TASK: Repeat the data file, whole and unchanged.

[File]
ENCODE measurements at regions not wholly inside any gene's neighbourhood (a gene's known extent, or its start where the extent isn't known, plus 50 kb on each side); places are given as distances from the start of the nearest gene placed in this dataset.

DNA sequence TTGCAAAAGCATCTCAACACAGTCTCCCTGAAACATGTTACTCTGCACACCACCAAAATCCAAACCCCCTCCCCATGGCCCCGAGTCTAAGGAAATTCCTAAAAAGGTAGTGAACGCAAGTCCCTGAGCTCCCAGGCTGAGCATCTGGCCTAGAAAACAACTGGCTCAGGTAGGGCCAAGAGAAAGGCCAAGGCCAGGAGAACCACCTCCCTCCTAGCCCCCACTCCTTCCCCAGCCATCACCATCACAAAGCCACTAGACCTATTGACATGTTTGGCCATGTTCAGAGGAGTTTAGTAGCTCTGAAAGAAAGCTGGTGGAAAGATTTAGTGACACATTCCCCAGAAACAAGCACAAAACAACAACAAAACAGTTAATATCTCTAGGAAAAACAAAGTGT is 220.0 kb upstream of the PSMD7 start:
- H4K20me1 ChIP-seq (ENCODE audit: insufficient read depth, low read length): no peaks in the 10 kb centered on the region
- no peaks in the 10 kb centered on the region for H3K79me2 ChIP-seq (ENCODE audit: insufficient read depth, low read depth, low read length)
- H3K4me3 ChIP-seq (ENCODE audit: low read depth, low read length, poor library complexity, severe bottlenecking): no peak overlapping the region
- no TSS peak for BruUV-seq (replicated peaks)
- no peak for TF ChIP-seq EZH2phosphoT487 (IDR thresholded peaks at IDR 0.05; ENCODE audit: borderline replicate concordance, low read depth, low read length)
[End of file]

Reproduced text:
ENCODE measurements at regions not wholly inside any gene's neighbourhood (a gene's known extent, or its start where the extent isn't known, plus 50 kb on each side); places are given as distances from the start of the nearest gene placed in this dataset.

DNA sequence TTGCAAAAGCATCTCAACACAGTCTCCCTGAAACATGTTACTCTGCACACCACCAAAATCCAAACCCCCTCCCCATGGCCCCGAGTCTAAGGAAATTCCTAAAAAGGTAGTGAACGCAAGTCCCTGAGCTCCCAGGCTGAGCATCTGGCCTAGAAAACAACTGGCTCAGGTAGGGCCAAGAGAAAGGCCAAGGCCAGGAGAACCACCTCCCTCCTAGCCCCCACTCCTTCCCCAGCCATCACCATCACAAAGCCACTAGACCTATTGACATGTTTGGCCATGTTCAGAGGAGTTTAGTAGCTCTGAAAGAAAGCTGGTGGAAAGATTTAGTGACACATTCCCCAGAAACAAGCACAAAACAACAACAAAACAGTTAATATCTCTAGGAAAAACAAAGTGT is 220.0 kb upstream of the PSMD7 start:
- H4K20me1 ChIP-seq (ENCODE audit: insufficient read depth, low read length): no peaks in the 10 kb centered on the region
- no peaks in the 10 kb centered on the region for H3K79me2 ChIP-seq (ENCODE audit: insufficient read depth, low read depth, low read length)
- H3K4me3 ChIP-seq (ENCODE audit: low read depth, low read length, poor library complexity, severe bottlenecking): no peak overlapping the region
- no TSS peak for BruUV-seq (replicated peaks)
- no peak for TF ChIP-seq EZH2phosphoT487 (IDR thresholded peaks at IDR 0.05; ENCODE audit: borderline replicate concordance, low read depth, low read length)